Today’s post is a fascinating article by Karen Harris and Lori Caskey-Sigety, co-authors of ‘The Medieval Vagina:An Historical and Hysterical Look at All Things Vaginal During the Middle Ages.’
Karen Harris is a college instructor by day and a writer by night. Writing offers Karen a chance to dabble in her other areas of interest, including history and science. She has written numerous freelance articles and feature stories for publication. She is a hobby farmer, environmental volunteer, and advocate for volunteer firefighters.
Lori Caskey-Sigety started writing in 1991. She hasn’t stopped. Her writing includes blogs, book reviews, essays, lyrics, plays, poems, and puppet shows. Lori has authored two poetry books, and her other works have appeared in Wildfire Magazine, Orlo, Indiana Libraries, and Public Libraries. She is an artist, college instructor, librarian, and musician.
In the Middle Ages much like today, the vagina conjured fear and repulsion, yet it held an undeniable allure. In the Medieval Vagina, the authors explore this paradox while unearthing medieval myths, attitudes and contradictions surrounding this uniquely feminine and deeply mysterious organ.
What euphemisms did medieval people have for the vagina? Did medieval women use birth control? How was rape viewed in the Middle Ages? How was the vagina incorporated into literature, poetry, music, and art? How did medieval women cope with menstruation? The Medieval Vagina delves into these topics, and others, while introducing the reader to a collection of fascinating medieval women – Pope Joan, Lady Frances Howard, Margery Kempe, Sister Benedetta Carlini, and Chaucer’s Wife of Bath – who all shaped our view of the medieval vagina.
The Medieval Vagina takes a quick-paced, humorous peek into the medieval world; a time when religious authority combined with newly emerging science and medicine, classic literature, and folklore to form a deeply patriarchal society. It may have been a man’s world, but the vagina triumphed over oppression and misogyny.
Over to Karen and Lori!
The Lady in Red: Medieval Menstruation
By Karen Harris and Lori Caskey-Sigety
This blog post is not just a period piece; it’s a period period piece.
Throughout history, girls and women endured the dreaded monthly visitor, and the medieval era was certainly no exception. As we reflect back on what we know about hygiene in the Middle Ages, we naturally feel empathy for the medieval maidens who had to suffer through their monthly cycles without the modern conveniences of pads, panty liners, and tampons. Menstruating in the Middle Ages was a vastly different experience than it is today. Lest we feel too sympathetic towards our sisters in antiquity, we should examine these differences and the innovative ways that these women dealt with Eve’s curse.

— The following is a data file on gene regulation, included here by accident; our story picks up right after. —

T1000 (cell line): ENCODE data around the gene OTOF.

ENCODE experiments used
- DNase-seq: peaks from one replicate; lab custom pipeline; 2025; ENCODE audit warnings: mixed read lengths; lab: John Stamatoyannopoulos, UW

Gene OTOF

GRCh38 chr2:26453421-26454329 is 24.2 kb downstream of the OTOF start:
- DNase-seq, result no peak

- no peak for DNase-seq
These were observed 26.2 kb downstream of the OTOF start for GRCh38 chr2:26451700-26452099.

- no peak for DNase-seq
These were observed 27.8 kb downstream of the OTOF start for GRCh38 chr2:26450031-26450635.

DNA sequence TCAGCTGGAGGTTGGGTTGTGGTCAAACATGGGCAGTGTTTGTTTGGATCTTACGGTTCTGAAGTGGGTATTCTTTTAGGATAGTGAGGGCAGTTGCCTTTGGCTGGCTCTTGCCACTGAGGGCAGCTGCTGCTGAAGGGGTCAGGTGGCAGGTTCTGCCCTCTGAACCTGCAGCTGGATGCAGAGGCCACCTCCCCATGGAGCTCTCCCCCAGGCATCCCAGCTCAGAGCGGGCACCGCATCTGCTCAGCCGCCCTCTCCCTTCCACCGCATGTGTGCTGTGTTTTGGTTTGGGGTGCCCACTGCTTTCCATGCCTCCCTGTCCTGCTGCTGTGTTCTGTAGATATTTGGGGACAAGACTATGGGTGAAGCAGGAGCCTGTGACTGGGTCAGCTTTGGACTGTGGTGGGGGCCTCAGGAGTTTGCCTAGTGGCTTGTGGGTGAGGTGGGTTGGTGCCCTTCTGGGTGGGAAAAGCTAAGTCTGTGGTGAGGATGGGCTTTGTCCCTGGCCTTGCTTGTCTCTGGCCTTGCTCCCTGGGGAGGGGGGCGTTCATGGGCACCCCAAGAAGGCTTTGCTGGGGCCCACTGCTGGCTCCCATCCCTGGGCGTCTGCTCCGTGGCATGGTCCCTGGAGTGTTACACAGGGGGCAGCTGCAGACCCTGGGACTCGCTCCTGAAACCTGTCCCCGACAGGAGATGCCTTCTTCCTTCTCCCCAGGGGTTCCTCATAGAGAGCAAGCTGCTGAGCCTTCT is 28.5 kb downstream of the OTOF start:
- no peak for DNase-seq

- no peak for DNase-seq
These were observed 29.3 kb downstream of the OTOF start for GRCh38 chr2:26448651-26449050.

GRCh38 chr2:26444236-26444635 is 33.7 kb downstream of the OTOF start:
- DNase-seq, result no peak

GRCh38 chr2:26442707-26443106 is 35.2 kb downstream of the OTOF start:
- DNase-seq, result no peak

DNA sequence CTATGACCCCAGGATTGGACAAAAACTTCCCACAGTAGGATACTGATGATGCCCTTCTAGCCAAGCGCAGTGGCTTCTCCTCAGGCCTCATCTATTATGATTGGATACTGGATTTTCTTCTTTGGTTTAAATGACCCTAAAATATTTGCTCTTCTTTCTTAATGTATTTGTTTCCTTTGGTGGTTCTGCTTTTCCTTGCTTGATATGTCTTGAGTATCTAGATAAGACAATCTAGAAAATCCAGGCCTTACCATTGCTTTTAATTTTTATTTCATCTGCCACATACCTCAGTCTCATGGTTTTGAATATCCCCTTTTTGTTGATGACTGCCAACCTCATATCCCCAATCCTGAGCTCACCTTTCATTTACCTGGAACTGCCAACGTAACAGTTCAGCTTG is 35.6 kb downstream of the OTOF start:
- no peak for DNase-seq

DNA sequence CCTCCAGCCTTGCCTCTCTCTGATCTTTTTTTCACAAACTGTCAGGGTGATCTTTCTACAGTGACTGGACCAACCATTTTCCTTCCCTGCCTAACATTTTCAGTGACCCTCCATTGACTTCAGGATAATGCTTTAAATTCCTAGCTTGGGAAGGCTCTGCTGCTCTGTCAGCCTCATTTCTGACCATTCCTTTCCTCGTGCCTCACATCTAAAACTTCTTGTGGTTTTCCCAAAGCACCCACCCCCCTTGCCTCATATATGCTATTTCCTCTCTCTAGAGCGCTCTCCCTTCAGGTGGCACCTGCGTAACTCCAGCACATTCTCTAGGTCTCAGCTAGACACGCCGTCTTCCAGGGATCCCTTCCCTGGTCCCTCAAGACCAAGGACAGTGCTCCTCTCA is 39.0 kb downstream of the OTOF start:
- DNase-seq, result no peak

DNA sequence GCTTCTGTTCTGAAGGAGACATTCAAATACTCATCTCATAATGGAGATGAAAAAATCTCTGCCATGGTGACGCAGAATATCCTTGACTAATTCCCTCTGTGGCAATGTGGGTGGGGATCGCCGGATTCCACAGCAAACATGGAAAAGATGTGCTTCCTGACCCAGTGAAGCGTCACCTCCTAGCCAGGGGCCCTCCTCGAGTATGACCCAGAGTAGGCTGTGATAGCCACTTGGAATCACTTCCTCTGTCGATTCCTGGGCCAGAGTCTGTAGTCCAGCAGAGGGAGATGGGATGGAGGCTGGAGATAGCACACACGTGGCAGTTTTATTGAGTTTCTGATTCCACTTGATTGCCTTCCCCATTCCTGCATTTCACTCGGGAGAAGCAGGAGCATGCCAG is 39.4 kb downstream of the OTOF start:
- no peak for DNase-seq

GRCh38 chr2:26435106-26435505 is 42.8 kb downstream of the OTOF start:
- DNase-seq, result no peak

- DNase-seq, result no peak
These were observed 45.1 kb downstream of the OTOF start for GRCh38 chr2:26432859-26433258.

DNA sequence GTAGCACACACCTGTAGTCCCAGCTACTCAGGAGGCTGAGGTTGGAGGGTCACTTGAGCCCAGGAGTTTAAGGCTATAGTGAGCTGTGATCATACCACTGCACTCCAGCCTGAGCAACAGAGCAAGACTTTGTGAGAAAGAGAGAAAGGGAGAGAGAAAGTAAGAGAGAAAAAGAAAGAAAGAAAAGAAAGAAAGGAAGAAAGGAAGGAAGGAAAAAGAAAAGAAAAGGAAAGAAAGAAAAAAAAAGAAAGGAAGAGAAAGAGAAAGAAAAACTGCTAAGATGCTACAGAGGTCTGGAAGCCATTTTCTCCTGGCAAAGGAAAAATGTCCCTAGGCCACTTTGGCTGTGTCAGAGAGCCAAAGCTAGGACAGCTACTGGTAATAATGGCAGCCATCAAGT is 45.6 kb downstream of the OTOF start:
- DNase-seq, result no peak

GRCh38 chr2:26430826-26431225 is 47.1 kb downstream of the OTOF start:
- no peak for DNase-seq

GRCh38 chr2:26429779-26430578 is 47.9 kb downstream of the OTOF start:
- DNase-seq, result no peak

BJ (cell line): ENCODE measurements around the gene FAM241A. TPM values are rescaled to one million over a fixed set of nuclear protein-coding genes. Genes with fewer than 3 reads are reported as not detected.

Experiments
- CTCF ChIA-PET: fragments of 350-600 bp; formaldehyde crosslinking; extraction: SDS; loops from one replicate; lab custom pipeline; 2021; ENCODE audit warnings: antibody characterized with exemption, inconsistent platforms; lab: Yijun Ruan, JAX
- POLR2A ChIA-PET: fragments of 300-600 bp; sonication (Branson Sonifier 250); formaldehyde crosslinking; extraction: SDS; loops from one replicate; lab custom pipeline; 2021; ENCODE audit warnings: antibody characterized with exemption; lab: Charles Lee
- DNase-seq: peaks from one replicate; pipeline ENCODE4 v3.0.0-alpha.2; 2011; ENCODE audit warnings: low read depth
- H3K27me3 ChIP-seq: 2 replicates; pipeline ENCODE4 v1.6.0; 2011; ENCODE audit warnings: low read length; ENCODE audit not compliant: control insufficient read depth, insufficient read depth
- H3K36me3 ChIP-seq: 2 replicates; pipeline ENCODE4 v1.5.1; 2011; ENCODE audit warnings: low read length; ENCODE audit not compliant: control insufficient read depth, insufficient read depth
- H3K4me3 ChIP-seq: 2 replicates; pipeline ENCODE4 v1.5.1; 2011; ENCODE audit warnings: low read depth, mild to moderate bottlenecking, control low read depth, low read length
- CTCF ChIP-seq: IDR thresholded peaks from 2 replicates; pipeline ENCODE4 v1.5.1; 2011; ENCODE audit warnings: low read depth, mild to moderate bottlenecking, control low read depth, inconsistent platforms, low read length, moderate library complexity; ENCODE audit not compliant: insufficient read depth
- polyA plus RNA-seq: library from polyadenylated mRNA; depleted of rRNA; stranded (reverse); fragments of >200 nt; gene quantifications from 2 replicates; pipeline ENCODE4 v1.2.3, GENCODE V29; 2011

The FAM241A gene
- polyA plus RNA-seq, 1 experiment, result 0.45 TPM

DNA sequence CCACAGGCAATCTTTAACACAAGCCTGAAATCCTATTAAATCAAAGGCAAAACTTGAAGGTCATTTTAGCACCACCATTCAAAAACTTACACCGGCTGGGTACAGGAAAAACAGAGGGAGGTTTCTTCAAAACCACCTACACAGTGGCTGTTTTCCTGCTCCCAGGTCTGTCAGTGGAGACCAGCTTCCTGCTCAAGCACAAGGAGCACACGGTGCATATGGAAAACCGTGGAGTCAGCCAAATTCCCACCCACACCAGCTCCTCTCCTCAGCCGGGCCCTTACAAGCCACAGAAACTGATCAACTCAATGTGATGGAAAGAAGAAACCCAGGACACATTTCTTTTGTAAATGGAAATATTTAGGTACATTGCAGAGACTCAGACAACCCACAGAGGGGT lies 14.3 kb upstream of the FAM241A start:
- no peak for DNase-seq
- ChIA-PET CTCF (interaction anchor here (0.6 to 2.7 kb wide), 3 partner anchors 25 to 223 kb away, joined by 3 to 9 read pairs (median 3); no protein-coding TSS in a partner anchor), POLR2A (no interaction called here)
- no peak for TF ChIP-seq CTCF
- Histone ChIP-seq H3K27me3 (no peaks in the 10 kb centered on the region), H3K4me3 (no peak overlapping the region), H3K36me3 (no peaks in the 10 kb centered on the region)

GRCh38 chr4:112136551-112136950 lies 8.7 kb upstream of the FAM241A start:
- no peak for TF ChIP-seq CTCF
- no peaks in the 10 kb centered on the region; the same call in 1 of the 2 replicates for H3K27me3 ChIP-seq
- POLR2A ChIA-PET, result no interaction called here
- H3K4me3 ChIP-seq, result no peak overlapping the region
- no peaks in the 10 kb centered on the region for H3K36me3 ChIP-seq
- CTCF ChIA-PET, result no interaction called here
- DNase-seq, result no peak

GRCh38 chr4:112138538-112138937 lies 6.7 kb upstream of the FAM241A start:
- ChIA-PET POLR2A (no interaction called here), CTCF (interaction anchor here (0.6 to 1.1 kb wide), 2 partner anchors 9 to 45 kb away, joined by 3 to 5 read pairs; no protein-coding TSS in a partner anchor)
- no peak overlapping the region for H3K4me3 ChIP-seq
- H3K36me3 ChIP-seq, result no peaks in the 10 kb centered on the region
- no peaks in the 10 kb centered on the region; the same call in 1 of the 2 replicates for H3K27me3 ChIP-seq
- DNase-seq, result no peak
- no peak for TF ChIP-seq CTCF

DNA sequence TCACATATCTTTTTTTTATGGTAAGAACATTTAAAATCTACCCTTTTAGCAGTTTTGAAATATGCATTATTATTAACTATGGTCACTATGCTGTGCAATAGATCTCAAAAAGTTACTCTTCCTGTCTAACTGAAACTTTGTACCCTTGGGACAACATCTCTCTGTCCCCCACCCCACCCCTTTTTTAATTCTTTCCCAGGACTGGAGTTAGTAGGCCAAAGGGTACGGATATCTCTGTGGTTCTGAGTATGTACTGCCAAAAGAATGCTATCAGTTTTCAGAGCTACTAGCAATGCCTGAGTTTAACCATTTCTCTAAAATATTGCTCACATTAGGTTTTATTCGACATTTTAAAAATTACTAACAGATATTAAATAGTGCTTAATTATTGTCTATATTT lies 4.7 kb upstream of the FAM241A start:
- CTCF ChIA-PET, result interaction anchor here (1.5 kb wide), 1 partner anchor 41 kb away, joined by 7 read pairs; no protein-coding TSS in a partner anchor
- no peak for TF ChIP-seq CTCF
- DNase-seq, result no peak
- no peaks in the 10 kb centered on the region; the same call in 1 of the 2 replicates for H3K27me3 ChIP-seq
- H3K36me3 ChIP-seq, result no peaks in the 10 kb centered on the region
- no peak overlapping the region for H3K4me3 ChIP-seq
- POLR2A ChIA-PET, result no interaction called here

To start, medieval women had fewer periods than today’s women. The reason for this is threefold. First, although the average age of puberty then is not much different than today, (between 12 and 14 years of age), women reached menopause earlier, often in their late thirties. Second, fewer medieval women had regular monthly periods. Poor nutrition and hard work meant that many women had low body fat. A woman needs to have some amount of body fat or her reproductive system slows down and menstruation ceases. Today, this is only problematic for girls suffering from eating disorders or competitive athletes like distance runners or gymnasts. Lastly, mothers in the Middle Ages typically had more children and breastfed their children longer. Breastfeeding stymied menstruation. All this means that, over the course of her lifetime, medieval women had vastly fewer periods to contend with than today’s females.
Yet, they did have periods and they needed some way to handle the menses mess without the feminine hygiene products we have today. Medieval women had two choices, much like we do today: she could find a way to catch the flow after it left her body, or find a way to absorb it internally. In our modern words, medieval women could use a makeshift pad or a makeshift tampon. Pads were made of scrap fabric or rags (hence, the phrase “on the rag”). Cotton was preferred because the material absorbs fluids better than the alternative, wool. Wool not only repels liquids, but it is itchy and uncomfortable. (And menstruation is uncomfortable enough!) Medieval ladies then had to devise ways to keep the pad in place as panties and underwear were not yet popular. There is some archeological evidence to show us that some women may have worn panty-like garments to hold the menstrual pad. Women could also wind cotton fabric around a twig and use it as a proto-tampon.
Here is an interesting side note: A common type of bog moss found throughout medieval England, sphagnum cymbifolium, is remarkably absorbent. It was used as stuffing for menstrual pads, as toilet paper, and as a battlefield dressing for wartime wounds. The popular name for this moss is blood moss; etymologists contend that this moniker comes from its use in battlefield first-aid. This account, of course, oozes of heroism and masculinity. But is more likely the case that blood moss earned its name by helping medieval women with their uniquely feminine problem.
Whether they chose a homemade pad or a homemade tampon, medieval women worried about leaks and stains. This is a main reason why red was a popular color for medieval petticoats. The scarlet color was not only fashionable and decorative, but also functional as to disguise the menses.
So, instead of having the luxury of visiting the drugstore to pick up supplies for the monthly visitor, medieval women turned to nature. Or, she simply wore red.